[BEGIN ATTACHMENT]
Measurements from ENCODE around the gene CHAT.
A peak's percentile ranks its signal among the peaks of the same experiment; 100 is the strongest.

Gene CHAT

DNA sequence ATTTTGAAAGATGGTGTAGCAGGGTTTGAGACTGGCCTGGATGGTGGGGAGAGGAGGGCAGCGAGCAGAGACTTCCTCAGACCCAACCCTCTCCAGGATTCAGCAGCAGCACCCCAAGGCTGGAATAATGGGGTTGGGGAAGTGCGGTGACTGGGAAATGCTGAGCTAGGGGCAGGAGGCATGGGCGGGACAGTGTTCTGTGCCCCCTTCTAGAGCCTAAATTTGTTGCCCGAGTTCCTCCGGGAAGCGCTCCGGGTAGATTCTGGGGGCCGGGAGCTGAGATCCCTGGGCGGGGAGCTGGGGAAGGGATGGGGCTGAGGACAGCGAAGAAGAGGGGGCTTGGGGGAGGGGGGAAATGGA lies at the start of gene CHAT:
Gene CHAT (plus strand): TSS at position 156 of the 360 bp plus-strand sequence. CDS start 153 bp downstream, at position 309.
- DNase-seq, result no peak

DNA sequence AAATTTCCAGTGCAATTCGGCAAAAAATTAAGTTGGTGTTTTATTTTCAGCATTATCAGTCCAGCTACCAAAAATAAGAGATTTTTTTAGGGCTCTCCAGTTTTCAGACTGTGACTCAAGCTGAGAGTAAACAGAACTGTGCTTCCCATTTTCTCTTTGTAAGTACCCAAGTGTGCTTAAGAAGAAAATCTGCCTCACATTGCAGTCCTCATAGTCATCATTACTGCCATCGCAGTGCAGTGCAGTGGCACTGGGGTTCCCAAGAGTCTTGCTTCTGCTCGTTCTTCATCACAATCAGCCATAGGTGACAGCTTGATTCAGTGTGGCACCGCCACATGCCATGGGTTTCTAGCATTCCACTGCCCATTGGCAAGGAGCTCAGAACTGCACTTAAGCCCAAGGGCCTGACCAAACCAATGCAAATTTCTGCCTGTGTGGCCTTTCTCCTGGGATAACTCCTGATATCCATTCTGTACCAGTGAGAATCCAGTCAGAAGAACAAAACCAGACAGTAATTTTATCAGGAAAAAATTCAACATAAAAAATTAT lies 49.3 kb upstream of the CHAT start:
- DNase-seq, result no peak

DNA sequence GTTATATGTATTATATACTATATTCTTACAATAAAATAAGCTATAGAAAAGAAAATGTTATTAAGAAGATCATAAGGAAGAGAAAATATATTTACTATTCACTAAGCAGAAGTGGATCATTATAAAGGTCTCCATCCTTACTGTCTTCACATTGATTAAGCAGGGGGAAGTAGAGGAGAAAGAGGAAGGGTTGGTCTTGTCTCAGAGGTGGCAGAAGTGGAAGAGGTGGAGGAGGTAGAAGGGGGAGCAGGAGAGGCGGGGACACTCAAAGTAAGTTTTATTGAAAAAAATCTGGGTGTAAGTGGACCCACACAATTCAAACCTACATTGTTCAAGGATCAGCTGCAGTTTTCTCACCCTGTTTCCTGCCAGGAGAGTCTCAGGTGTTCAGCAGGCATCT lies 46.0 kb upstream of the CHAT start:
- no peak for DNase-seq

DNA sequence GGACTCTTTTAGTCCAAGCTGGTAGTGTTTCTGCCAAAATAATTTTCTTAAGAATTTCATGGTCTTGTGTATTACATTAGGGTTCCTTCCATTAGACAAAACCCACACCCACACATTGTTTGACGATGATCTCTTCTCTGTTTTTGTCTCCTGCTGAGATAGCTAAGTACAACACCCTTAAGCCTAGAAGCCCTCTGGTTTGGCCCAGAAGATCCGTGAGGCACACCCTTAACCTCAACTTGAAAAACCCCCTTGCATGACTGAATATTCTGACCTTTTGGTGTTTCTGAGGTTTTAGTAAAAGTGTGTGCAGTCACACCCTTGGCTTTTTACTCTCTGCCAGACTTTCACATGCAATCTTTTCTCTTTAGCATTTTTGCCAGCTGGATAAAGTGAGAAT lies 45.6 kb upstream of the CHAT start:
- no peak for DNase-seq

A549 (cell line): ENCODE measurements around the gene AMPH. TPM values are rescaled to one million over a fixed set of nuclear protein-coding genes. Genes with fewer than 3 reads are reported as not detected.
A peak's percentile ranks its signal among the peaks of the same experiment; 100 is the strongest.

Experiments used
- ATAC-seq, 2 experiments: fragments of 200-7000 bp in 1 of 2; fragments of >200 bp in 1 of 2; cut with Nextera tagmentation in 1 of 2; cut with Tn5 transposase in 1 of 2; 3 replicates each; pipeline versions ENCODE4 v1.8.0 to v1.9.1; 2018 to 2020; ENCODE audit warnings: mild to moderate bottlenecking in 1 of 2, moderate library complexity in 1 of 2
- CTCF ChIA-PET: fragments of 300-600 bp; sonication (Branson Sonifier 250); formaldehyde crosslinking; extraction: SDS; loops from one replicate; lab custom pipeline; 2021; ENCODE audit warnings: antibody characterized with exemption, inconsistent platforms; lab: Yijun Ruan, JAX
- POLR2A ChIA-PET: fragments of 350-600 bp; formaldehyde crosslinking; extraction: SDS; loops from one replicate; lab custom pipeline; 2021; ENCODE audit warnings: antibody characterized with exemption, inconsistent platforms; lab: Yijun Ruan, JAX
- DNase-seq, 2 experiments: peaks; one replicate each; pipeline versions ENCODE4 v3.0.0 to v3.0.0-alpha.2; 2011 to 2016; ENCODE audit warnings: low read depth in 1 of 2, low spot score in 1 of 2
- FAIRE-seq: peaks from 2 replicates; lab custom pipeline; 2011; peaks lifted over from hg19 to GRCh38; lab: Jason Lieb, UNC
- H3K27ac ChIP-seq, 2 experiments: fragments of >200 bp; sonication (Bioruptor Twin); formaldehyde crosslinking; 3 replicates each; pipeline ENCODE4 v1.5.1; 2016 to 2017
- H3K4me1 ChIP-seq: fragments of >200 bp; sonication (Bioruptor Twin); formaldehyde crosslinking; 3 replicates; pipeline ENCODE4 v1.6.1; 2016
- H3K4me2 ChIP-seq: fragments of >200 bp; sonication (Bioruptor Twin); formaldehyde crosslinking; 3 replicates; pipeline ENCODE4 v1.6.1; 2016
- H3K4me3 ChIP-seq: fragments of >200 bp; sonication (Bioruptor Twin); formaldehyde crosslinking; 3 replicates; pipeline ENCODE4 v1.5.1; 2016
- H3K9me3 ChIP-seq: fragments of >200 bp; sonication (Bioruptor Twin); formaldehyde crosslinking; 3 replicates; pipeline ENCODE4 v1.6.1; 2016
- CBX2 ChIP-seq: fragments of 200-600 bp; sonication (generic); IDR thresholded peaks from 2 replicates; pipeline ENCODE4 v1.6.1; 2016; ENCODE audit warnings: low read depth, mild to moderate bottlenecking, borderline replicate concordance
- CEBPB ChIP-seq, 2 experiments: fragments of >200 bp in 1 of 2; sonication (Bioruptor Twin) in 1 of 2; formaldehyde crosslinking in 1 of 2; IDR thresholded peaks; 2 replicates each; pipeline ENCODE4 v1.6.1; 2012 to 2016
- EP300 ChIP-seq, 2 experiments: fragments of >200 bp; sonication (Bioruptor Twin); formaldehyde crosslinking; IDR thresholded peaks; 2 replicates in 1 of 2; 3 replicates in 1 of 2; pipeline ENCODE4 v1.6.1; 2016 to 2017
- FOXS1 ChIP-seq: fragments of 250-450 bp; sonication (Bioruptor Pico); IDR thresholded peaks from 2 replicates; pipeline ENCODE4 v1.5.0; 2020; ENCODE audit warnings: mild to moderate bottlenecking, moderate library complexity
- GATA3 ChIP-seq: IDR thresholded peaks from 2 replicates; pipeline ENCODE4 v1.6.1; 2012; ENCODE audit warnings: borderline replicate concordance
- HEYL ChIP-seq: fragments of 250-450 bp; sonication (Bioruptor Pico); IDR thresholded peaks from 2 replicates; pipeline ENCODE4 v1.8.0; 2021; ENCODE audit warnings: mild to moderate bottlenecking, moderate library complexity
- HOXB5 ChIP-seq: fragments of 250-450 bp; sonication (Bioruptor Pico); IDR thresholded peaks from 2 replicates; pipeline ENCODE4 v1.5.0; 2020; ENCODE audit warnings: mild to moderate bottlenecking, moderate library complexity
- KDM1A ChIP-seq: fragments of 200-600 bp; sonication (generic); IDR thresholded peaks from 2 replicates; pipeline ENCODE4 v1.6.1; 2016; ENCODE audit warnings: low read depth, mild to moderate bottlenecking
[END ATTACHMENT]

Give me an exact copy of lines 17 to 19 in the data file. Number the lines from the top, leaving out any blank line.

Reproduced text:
- CTCF ChIA-PET: fragments of 300-600 bp; sonication (Branson Sonifier 250); formaldehyde crosslinking; extraction: SDS; loops from one replicate; lab custom pipeline; 2021; ENCODE audit warnings: antibody characterized with exemption, inconsistent platforms; lab: Yijun Ruan, JAX
- POLR2A ChIA-PET: fragments of 350-600 bp; formaldehyde crosslinking; extraction: SDS; loops from one replicate; lab custom pipeline; 2021; ENCODE audit warnings: antibody characterized with exemption, inconsistent platforms; lab: Yijun Ruan, JAX
- DNase-seq, 2 experiments: peaks; one replicate each; pipeline versions ENCODE4 v3.0.0 to v3.0.0-alpha.2; 2011 to 2016; ENCODE audit warnings: low read depth in 1 of 2, low spot score in 1 of 2